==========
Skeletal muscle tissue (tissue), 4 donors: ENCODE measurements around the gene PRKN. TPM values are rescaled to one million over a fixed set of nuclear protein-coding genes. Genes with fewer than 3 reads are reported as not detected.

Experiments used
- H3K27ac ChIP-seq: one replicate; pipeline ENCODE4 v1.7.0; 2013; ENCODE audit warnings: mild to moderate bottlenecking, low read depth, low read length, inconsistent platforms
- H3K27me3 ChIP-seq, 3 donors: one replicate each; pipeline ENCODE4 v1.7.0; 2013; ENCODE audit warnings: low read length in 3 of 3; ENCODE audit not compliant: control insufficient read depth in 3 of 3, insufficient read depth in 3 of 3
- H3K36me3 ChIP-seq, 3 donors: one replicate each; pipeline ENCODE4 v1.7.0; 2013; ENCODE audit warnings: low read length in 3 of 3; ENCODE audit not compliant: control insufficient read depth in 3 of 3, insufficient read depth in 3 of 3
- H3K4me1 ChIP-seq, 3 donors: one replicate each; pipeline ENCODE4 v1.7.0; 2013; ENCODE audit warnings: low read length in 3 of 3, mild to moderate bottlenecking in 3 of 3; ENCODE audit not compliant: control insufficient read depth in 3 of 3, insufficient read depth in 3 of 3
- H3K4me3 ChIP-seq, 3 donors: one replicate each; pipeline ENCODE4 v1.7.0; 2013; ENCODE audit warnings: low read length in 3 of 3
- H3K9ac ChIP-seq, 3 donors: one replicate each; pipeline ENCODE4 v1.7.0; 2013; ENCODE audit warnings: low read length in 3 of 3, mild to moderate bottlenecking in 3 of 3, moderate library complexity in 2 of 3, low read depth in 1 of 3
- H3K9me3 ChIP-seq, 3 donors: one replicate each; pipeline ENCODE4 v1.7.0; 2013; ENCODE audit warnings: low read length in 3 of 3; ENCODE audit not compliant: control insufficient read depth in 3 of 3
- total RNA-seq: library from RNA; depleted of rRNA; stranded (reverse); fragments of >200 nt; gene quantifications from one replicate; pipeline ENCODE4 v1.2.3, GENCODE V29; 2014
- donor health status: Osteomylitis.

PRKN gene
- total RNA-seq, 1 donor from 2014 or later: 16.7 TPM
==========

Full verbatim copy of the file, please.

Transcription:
Skeletal muscle tissue (tissue), 4 donors: ENCODE measurements around the gene PRKN. TPM values are rescaled to one million over a fixed set of nuclear protein-coding genes. Genes with fewer than 3 reads are reported as not detected.

Experiments used
- H3K27ac ChIP-seq: one replicate; pipeline ENCODE4 v1.7.0; 2013; ENCODE audit warnings: mild to moderate bottlenecking, low read depth, low read length, inconsistent platforms
- H3K27me3 ChIP-seq, 3 donors: one replicate each; pipeline ENCODE4 v1.7.0; 2013; ENCODE audit warnings: low read length in 3 of 3; ENCODE audit not compliant: control insufficient read depth in 3 of 3, insufficient read depth in 3 of 3
- H3K36me3 ChIP-seq, 3 donors: one replicate each; pipeline ENCODE4 v1.7.0; 2013; ENCODE audit warnings: low read length in 3 of 3; ENCODE audit not compliant: control insufficient read depth in 3 of 3, insufficient read depth in 3 of 3
- H3K4me1 ChIP-seq, 3 donors: one replicate each; pipeline ENCODE4 v1.7.0; 2013; ENCODE audit warnings: low read length in 3 of 3, mild to moderate bottlenecking in 3 of 3; ENCODE audit not compliant: control insufficient read depth in 3 of 3, insufficient read depth in 3 of 3
- H3K4me3 ChIP-seq, 3 donors: one replicate each; pipeline ENCODE4 v1.7.0; 2013; ENCODE audit warnings: low read length in 3 of 3
- H3K9ac ChIP-seq, 3 donors: one replicate each; pipeline ENCODE4 v1.7.0; 2013; ENCODE audit warnings: low read length in 3 of 3, mild to moderate bottlenecking in 3 of 3, moderate library complexity in 2 of 3, low read depth in 1 of 3
- H3K9me3 ChIP-seq, 3 donors: one replicate each; pipeline ENCODE4 v1.7.0; 2013; ENCODE audit warnings: low read length in 3 of 3; ENCODE audit not compliant: control insufficient read depth in 3 of 3
- total RNA-seq: library from RNA; depleted of rRNA; stranded (reverse); fragments of >200 nt; gene quantifications from one replicate; pipeline ENCODE4 v1.2.3, GENCODE V29; 2014
- donor health status: Osteomylitis.

PRKN gene
- total RNA-seq, 1 donor from 2014 or later: 16.7 TPM